My daughter and I made our annual trip to Lake Winnebago for the sturgeon spearing season. Here's what we experienced.
For two weeks every February, when Wisconsin's Lake Winnebago is frozen over, the state conducts its annual sturgeon spearing season. It's an important cultural event, revered and anticipated with as much excitement and planning as the state's vaunted whitetail deer season.
The sturgeon spearing season runs for 16 days or until any pre-set harvest caps determined by the DNR are met, whichever comes first. This year the season opened Feb. 9 and ran until Feb. 24 on Lake Winnebago.
But the "Lake Winnebago system" also includes the Upriver Lakes of Lakes Butte des Morts, Winneconne and Poygan. This year the season on those lakes closed on Feb. 18 because they had reached the harvest cap "90 percent trigger" for number of adult female fish registered.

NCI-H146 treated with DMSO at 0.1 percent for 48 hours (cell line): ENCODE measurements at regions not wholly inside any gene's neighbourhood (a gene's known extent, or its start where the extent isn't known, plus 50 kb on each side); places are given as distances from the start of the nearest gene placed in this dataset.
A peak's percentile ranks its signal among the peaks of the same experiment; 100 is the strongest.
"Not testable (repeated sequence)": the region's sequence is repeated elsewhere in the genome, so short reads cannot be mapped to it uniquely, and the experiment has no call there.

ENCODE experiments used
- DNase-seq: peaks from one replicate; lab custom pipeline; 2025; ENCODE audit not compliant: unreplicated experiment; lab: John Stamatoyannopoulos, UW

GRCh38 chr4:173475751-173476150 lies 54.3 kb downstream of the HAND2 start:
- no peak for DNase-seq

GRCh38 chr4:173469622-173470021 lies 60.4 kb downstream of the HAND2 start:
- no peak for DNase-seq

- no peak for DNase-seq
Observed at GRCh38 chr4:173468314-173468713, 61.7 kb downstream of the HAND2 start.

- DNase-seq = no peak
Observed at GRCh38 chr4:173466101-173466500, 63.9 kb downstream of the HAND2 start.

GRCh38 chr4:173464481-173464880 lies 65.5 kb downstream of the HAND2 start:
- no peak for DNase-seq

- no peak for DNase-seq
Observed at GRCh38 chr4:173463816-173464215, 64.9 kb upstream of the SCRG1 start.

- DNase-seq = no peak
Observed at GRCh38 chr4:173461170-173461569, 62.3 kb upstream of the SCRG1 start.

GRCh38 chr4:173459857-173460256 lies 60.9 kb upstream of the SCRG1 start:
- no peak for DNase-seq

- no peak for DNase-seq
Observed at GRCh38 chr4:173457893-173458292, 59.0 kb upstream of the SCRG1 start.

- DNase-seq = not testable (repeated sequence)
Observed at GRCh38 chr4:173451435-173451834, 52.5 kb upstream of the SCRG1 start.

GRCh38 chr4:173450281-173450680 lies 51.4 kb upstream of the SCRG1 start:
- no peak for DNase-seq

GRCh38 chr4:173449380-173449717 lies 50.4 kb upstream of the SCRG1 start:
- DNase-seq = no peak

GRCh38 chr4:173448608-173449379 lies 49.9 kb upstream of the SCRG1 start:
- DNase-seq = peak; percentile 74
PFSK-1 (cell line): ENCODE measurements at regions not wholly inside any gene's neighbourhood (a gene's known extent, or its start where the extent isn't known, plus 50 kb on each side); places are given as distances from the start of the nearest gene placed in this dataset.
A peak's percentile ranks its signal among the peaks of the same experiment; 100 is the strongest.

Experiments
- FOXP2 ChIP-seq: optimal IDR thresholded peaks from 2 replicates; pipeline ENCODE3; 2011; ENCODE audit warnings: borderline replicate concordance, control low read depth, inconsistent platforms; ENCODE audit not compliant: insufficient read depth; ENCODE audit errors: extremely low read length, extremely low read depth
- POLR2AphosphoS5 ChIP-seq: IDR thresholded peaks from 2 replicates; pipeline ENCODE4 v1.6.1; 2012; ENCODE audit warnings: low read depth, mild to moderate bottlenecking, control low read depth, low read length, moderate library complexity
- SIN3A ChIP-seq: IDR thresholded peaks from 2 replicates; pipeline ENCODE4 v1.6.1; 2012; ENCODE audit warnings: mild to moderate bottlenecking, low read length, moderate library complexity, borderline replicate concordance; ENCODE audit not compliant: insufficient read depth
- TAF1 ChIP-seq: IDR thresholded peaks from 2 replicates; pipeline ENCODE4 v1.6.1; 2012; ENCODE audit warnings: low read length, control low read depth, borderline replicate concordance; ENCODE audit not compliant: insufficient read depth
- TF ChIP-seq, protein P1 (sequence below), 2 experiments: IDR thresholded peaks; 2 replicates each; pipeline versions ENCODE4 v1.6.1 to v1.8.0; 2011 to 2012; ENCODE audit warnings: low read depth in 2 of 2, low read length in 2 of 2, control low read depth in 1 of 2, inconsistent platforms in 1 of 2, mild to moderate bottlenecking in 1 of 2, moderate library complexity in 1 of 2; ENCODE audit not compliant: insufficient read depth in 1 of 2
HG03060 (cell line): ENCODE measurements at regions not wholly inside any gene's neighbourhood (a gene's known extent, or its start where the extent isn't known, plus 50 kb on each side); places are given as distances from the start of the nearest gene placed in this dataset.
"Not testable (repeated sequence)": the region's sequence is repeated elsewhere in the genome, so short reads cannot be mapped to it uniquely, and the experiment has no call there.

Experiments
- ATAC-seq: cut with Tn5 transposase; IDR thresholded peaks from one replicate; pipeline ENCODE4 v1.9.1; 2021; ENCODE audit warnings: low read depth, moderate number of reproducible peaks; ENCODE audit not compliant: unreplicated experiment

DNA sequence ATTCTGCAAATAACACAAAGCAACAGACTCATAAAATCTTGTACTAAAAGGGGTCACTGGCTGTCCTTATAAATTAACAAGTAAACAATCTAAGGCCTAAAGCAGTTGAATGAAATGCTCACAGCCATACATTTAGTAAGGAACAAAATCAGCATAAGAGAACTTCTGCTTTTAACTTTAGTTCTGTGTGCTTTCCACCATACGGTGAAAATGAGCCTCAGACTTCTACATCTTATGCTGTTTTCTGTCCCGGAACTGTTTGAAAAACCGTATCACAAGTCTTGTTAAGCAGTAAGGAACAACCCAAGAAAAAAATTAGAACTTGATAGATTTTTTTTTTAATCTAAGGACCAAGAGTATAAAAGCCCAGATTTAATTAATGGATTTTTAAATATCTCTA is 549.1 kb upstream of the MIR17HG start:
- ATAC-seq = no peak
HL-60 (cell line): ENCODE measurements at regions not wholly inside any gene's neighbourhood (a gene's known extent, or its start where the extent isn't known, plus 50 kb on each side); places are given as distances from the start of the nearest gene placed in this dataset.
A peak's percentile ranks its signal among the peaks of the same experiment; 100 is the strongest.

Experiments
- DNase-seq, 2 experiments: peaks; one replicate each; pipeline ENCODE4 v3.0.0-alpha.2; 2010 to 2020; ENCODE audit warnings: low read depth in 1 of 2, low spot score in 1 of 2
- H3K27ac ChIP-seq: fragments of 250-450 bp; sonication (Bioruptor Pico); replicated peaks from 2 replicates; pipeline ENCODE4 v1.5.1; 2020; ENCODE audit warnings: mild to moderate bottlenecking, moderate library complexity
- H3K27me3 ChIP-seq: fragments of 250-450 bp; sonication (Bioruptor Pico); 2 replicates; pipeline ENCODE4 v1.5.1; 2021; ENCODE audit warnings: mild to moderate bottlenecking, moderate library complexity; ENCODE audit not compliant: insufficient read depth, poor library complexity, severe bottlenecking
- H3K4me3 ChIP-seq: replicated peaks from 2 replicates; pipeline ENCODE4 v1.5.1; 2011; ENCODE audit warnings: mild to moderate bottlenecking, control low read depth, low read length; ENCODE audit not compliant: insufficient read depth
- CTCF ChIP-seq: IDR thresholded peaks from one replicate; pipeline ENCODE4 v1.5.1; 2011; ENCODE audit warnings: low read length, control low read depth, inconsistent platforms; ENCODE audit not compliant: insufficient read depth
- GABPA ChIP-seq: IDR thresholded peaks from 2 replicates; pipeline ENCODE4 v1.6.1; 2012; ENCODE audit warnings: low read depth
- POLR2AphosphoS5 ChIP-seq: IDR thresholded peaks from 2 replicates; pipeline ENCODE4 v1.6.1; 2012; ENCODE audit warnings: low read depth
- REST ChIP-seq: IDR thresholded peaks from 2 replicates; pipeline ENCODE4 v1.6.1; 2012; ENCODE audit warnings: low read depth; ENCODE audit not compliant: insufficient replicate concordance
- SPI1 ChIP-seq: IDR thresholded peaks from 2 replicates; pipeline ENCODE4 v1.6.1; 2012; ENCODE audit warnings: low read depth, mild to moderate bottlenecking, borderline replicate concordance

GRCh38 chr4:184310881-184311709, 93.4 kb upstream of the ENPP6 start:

The Wisconsin Department of Natural Resources closely monitors the sturgeon population, setting individual harvest caps on juvenile females, adult females and male lake sturgeon. When registered fish get within 90 percent of the cap, the season ends.
Dear sturgeon diary...
But my purpose in writing this isn't to give a history of Winnebago system sturgeon or to explain how the Wisconsin DNR sets up and monitors the season every year. We'll discuss those things in another article. I simply want to give you a look into our experience with sturgeon spearing on the lake.
My daughter, Cheyenne, and I made our third attempt at going for a sturgeon on the ice in four years. In 2017, our trip was called off because the unusually warm weather had caused the lake ice to become unstable and dangerous. But we've been on the lake for three years now: 2016, 2018 and 2019.